BRIDGEPORT, W.Va. – TJ Kim is not like many 16 year olds, in fact, he’s not like many people.

Kim, left, and his flight instructor Dave Powell

On Sunday, the Virginia native flew an hour and a half from Leesburg, Va. to the North Central West Virginia Airport with 14 boxes containing about 5,000 pieces of personal protective equipment (PPE). The delivery was for Mon Health Preston Memorial Hospital whose chief administrative officer (CAO), Melissa Lockwood, met Kim on the runway.

“I was very happy,” Lockwood said. “I know TJ brought some supplies to Grafton a few weeks back and so we’re very thrilled to have the supplies that he’s bringing and it’s exciting. I just think the efforts that he’s making as a young person is amazing, recognizing the need for rural hospitals.”

As Lockwood alluded to, this was not Kim’s first time making a PPE delivery. He has been delivering supplies to small and rural hospitals since pandemic restrictions limited most activities he enjoyed in March.

A look at one of the Operation SOS boxes

His father bought him flight lessons for his 15th birthday because it was always his dream to be a pilot in the Navy. With the pandemic bearing down on everyday life, Kim looked to the skies and within to come up with Supplies Over Skies, also known as Operation SOS.

“Flight training was one of the few things I have left to do and I still wanted to find a way to go out and serve in the community and there’s a lot of small hospitals hurting,” Kim said. “After I made my first delivery, I saw how much in need people were and so that’s what has motivated me to keep going.”

Kim’s motivation to help is not insignificant.

Lockwood said his delivery comes as the community Preston Memorial is seeing increased rates of COVID-19 and in need of PPE.

“We’re just now getting the hit from the coronavirus where — in some of the larger areas that was several months back, so it’s a right time for us,” the CAO said.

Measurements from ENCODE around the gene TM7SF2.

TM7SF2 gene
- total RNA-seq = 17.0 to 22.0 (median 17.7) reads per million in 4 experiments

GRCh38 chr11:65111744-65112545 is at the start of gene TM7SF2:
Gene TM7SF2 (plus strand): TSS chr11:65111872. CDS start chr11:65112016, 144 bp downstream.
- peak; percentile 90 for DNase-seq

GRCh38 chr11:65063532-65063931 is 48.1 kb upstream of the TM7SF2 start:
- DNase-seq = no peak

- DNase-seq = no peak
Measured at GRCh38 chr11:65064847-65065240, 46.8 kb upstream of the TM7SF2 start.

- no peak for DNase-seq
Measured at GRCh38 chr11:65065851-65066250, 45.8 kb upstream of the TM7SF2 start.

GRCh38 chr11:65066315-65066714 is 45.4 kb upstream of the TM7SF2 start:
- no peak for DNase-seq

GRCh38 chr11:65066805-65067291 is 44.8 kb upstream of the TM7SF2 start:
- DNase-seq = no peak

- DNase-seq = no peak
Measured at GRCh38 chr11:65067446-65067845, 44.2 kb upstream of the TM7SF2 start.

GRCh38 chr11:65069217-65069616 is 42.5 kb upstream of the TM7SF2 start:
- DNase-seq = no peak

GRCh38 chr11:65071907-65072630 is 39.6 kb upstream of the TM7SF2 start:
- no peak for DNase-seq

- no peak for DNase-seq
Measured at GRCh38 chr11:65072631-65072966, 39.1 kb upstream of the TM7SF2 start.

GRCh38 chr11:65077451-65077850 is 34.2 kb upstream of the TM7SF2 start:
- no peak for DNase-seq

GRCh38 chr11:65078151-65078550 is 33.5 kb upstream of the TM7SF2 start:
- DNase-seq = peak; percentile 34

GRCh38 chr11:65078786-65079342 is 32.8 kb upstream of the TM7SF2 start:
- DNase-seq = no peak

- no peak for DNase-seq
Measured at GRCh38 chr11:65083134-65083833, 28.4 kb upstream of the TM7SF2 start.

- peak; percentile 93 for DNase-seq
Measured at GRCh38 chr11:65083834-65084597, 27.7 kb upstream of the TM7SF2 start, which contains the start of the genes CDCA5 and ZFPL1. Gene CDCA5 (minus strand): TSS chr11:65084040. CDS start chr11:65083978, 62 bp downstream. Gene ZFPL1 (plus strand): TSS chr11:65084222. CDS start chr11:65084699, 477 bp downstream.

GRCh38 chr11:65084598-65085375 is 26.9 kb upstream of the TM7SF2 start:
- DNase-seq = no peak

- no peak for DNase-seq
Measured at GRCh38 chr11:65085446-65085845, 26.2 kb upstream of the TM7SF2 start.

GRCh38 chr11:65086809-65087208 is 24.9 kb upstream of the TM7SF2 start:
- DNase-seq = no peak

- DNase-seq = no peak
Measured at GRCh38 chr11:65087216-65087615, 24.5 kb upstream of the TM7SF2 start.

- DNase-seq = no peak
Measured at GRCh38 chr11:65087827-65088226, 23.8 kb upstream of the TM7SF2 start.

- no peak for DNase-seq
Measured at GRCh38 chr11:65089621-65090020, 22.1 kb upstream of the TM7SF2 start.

Kim unloading supplies

Lockwood said Kim’s delivery will be critical and significant for the hospital.

“Absolutely essential, just to make sure that we keep those supplies up to continue to be able to treat patients in our community,” she said.

Knowing that he is helping makes Kim more inspired to keep making a difference. In fact, ow that Operation SOS is garnering attention, he can help more.

The young pilot said he is increasingly sourcing more of his supplies locally, within his community, as more people become aware of his cause. Now that his support is increasing, Kim doesn’t plan on stopping because he knows how in need and appreciative hospitals are for his service.

Lockwood, left, holding her granddaughter and meeting Kim

“That means everything,” Kim said. “The gratitude is really what motivates me to do everything and just being able to help out in any way that I can.”

Doing what he can has inspired many people. Lockwood even brought her granddaughter to see the delivery.

“I just want to thank him and wish him all the best in his endeavors,” Lockwood said. “He’s going to be a successful person. I can tell that he’s very driven.”